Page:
This study sought to examine the association between parental psychological distress and adolescent maladjustment, examining adolescent internalizing and externalizing disorders, substance use, and alcohol consumption. The authors then controlled for socioeconomic factors and tested the relevance of adolescent self-esteem, parental emotional support, and extra-familial support as mediators in the relationship between parental psychological distress and adolescent psychosocial maladjustment. Data from the Social and Health Survey of Quebec Children and Adolescents were used. This survey was based on a two-stage cluster random sample of 2,346 individuals aged 13 and 16 enrolled in school, and their 1,983 parents. Binary and multinomial logistic regression models were estimated, structural equation modeling was used to test for mediation, and path analysis was conducted. The results suggest that adolescents living with a highly psychologically distressed parent are more likely to exhibit internalizing and externalizing disorders, as well as lower self-esteem and social support. The standardized total effect of parental distress on internalizing disorders is significantly mediated by self-esteem, parental emotional support, and social support. The authors conclude that the results confirm the need for public health policies aimed at preventing negative mental health outcomes in adolescents by preventing and addressing parental distress.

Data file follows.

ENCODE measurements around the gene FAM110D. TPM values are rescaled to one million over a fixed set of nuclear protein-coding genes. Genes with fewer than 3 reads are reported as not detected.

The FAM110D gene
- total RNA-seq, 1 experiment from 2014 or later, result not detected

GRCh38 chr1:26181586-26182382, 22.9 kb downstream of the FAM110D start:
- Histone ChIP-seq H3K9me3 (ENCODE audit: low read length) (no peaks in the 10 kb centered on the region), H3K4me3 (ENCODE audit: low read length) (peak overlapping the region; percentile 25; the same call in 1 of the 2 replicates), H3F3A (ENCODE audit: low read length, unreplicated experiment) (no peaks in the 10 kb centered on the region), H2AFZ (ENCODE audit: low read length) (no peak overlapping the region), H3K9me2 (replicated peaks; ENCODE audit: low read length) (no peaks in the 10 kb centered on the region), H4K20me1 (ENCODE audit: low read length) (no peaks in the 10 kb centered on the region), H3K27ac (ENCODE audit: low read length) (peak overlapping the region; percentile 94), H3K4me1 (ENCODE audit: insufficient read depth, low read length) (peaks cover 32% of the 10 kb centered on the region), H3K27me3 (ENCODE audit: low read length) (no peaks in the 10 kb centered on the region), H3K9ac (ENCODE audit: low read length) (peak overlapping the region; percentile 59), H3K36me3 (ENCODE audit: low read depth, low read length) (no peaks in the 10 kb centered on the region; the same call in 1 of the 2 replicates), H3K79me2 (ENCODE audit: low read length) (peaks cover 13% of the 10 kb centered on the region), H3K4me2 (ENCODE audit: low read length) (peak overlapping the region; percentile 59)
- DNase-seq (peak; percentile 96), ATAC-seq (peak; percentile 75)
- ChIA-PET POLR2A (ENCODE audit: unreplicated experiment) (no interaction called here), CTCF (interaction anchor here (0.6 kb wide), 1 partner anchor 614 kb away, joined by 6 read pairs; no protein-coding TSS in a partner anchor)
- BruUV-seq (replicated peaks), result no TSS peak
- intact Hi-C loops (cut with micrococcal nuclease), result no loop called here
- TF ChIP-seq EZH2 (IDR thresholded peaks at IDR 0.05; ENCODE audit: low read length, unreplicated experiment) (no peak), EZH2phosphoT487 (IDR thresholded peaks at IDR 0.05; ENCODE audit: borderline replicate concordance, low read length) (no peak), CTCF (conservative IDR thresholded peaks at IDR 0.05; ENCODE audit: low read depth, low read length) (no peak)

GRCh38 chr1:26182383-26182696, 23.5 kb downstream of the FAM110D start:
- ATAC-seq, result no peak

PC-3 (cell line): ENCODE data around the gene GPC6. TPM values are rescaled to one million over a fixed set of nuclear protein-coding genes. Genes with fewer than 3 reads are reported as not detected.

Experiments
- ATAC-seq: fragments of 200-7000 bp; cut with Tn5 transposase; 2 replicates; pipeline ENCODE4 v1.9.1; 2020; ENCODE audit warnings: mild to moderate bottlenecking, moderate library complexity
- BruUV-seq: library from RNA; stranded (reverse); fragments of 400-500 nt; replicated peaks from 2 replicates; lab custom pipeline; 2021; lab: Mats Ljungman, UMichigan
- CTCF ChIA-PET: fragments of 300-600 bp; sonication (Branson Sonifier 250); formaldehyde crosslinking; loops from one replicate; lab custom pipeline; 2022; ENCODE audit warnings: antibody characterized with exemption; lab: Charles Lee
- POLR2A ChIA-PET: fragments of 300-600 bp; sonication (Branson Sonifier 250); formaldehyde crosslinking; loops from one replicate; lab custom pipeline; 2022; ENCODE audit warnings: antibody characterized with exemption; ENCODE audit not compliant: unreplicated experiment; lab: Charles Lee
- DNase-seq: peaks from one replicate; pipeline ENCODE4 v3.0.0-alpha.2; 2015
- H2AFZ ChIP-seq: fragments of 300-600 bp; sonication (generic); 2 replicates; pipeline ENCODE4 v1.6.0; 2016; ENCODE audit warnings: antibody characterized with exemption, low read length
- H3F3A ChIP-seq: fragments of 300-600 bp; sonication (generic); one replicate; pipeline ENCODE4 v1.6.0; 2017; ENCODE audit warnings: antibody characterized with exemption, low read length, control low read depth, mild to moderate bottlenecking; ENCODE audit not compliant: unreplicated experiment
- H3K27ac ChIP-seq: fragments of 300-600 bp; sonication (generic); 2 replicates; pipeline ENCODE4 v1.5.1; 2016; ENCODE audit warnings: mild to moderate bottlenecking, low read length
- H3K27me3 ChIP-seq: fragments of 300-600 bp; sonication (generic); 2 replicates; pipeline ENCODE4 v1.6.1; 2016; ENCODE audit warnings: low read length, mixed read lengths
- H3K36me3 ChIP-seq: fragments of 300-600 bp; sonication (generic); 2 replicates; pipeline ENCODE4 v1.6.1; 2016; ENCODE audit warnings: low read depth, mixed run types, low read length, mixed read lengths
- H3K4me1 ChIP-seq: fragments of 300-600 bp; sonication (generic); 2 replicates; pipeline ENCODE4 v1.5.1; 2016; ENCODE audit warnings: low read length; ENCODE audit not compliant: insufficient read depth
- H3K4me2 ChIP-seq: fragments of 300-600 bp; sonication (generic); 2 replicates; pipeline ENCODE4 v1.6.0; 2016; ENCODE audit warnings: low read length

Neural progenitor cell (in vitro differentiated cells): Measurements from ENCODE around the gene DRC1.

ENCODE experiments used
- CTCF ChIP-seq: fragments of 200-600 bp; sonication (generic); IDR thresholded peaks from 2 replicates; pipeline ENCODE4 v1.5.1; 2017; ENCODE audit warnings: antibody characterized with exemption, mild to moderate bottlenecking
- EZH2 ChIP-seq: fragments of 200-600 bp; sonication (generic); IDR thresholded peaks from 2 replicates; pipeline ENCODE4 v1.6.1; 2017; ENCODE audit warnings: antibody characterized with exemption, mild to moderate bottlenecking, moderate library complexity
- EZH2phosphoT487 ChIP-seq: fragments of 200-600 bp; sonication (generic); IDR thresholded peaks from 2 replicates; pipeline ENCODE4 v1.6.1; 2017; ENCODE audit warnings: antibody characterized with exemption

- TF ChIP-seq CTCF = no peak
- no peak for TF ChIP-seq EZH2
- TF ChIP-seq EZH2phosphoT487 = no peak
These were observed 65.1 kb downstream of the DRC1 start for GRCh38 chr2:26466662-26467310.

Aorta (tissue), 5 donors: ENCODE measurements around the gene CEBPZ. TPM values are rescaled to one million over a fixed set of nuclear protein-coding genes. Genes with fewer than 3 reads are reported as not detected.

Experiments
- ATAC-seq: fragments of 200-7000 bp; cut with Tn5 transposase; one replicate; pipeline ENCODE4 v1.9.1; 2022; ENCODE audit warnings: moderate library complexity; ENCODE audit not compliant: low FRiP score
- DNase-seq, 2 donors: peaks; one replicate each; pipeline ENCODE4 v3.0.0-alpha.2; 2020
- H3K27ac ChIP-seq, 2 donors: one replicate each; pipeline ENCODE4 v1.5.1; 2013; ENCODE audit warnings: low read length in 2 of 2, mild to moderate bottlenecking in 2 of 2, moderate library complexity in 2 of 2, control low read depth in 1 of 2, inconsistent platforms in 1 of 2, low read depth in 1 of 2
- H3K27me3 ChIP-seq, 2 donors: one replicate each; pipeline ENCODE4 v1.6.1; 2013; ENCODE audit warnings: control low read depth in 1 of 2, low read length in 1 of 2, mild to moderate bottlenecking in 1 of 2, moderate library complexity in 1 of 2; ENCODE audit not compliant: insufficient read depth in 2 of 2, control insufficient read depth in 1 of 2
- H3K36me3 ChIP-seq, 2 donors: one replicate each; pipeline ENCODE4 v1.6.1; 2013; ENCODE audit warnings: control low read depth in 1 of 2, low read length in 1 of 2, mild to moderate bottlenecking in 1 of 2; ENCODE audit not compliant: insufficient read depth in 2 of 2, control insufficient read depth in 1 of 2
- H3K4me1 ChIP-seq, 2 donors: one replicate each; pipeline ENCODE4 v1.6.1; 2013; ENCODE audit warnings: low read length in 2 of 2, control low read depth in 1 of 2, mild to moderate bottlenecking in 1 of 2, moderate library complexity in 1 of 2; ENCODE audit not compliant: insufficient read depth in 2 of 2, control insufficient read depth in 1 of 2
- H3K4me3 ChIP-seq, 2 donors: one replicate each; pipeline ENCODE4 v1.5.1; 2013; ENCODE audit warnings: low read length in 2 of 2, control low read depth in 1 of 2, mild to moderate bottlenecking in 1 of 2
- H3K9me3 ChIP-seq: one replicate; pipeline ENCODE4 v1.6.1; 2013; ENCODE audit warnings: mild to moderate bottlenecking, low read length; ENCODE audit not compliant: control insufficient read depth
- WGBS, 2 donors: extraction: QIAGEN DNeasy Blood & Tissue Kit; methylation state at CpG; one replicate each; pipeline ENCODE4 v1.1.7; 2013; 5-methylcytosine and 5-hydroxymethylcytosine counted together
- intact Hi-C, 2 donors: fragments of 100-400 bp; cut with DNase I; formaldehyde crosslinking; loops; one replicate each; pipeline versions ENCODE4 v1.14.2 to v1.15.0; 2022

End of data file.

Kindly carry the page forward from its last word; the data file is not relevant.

Canadian CW research
European Child & Adolescent Psychiatry, Volume 19, Issue 7, pp. 597-604.
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